Don’t underestimate the healing power of looking your best, even if you’re not feeling up to snuff, says cancer survivor Marianne Kelly. Kelly is the founder of the Image Recovery Center, on Weinberg’s ground floor, a shop that helps patients experiencing cosmetic side effects from cancer or other diseases look their finest. She says a growing number of her clients are Hopkins employees.

Kelly, who operates similar centers at other Baltimore-area hospitals (and one in Ohio) helps clients camouflage hair loss (including eyebrows and lashes), skin eruptions, scarring and mastectomies. The initial consultation and makeup application are free. Insurance often covers the cost of wigs and breast prostheses. Other services—available for healthy employees too—include manicures, haircuts/color and massage. Says Kelly: “While you’re trying to absorb your diagnosis, work and maintain a normal life, it’s especially hard to hide cosmetic changes.” Hopkins employees receive a 10 percent discount on all services.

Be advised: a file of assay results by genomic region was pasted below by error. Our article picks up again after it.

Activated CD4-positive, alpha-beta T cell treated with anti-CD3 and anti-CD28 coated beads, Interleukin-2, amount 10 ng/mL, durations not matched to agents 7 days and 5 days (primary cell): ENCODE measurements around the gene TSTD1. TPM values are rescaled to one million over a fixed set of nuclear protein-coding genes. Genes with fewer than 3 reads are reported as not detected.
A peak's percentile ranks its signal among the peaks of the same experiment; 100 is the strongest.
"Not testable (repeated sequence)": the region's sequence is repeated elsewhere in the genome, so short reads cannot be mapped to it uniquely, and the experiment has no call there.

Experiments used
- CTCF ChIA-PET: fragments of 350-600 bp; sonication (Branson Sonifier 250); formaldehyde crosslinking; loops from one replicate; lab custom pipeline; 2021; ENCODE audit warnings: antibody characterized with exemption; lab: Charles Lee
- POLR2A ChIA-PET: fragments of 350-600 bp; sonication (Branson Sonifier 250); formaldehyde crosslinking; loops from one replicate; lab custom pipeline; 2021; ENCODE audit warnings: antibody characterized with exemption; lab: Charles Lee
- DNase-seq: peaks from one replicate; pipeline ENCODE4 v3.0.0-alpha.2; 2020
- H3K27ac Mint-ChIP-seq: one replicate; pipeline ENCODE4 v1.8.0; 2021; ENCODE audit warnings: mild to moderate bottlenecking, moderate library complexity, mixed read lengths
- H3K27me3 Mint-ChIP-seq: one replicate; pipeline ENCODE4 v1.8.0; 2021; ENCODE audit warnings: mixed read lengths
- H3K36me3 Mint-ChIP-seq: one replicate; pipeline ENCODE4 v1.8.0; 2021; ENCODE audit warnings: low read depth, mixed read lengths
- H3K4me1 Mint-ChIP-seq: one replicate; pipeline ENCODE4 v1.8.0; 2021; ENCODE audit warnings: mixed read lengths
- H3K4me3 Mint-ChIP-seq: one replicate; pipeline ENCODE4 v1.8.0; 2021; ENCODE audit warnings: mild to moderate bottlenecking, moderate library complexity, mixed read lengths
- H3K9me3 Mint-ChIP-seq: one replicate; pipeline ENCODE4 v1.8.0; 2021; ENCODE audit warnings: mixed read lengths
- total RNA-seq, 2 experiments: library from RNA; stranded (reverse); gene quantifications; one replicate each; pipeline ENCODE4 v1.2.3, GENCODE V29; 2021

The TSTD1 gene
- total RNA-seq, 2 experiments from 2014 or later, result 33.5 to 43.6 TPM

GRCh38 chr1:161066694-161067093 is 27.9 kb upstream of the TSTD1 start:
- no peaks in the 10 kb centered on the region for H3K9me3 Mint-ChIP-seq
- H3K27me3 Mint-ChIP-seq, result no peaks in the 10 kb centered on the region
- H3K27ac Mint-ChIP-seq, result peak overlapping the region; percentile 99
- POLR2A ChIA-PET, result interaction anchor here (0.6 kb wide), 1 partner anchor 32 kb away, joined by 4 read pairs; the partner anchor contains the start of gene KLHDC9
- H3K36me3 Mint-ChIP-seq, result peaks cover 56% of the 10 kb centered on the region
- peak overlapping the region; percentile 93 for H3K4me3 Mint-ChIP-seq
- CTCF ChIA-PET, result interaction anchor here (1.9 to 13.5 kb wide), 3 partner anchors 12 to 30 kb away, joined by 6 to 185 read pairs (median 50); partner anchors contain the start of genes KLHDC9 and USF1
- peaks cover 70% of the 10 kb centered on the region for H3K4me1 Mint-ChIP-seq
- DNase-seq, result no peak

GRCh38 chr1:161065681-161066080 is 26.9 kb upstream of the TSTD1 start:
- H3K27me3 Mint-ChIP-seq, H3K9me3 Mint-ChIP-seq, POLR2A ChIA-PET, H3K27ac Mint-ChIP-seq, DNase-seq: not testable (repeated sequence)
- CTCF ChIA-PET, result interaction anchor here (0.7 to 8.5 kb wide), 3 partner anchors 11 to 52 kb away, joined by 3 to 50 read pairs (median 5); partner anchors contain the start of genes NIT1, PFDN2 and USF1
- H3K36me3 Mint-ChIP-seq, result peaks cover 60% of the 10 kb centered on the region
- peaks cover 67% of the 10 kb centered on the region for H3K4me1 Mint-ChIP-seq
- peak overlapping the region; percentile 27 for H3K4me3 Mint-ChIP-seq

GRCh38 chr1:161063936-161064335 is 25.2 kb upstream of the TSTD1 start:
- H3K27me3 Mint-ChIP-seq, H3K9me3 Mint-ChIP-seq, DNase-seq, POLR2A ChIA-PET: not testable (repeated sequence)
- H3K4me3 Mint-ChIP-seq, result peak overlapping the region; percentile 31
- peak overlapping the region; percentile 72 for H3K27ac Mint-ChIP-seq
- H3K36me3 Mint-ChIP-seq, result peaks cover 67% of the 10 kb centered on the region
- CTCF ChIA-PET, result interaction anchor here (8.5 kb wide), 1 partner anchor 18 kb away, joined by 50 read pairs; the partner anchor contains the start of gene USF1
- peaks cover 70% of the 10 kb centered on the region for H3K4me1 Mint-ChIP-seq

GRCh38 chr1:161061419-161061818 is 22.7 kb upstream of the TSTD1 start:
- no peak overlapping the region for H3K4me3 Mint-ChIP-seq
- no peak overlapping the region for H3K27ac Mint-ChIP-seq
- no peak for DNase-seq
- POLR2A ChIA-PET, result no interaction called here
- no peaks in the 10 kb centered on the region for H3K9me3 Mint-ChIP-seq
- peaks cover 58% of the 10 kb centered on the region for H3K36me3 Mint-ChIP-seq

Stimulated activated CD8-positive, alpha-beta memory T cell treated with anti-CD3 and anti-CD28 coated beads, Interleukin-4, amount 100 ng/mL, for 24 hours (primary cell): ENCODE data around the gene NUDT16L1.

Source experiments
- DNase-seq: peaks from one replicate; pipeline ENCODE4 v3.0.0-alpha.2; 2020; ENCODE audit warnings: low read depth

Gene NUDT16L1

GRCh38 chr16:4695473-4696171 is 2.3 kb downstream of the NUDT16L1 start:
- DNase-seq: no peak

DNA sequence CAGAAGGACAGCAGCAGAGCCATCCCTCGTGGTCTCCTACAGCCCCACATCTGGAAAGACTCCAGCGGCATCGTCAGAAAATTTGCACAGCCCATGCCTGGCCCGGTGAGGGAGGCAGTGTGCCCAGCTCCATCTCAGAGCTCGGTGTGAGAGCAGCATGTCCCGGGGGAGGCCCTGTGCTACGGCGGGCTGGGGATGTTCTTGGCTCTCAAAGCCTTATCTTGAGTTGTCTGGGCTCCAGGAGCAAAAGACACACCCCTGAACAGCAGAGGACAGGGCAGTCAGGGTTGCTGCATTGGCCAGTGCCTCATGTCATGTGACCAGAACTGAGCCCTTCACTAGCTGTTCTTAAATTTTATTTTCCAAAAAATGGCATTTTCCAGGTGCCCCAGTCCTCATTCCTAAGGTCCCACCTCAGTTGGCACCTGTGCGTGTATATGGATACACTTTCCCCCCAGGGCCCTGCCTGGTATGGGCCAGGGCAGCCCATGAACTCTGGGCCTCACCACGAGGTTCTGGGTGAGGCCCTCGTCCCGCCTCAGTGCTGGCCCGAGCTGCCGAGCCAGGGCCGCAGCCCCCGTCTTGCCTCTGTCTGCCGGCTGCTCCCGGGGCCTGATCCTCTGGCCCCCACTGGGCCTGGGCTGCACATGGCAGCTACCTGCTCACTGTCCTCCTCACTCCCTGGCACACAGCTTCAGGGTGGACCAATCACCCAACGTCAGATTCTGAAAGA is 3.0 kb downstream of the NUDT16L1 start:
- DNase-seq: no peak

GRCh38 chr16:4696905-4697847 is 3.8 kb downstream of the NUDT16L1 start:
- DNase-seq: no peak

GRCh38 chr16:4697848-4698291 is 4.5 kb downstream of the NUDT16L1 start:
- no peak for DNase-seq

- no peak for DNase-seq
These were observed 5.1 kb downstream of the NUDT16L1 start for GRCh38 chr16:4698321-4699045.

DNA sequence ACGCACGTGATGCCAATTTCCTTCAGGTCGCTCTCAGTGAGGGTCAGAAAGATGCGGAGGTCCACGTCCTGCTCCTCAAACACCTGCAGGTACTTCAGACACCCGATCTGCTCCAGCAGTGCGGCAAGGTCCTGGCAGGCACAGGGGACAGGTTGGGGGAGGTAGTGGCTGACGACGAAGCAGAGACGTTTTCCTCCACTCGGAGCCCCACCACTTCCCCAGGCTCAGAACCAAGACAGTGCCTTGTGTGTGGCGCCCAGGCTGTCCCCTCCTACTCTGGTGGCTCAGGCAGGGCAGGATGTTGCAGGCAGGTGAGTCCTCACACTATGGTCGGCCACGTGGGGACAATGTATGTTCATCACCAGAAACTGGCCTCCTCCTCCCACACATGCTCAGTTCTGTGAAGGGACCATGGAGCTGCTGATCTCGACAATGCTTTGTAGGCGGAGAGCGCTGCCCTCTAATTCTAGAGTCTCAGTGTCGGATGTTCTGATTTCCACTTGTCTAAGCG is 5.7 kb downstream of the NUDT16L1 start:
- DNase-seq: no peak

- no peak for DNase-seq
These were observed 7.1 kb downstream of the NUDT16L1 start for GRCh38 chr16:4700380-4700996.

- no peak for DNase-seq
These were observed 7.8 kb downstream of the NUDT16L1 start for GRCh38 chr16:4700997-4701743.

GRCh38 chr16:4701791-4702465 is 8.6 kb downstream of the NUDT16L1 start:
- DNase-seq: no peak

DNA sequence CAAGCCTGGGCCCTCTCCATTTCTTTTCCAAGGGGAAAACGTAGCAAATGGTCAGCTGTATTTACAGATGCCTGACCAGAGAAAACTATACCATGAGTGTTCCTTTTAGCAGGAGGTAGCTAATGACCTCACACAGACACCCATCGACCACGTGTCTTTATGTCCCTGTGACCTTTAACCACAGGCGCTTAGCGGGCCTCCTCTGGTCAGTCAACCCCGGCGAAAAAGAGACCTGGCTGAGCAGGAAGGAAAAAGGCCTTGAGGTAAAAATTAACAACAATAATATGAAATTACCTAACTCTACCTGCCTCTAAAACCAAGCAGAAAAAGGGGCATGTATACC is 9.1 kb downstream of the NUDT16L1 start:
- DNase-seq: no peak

Workplace Dilemmas

You’ve just been diagnosed with a chronic illness. You want desperately to hold onto your job. What should you do first?

Call Human Resources for a “Family Medical Leave Act” form. Enacted in 1993, the FMLA mandated that employees who need personal time off for childbirth, adoption or their own or a loved one’s illness are entitled to 12 weeks’ leave without fear of losing their jobs and medical insurance. The leave can be either continuous or intermittent in a rolling 12-month period, as long as you’ve held your job for a year.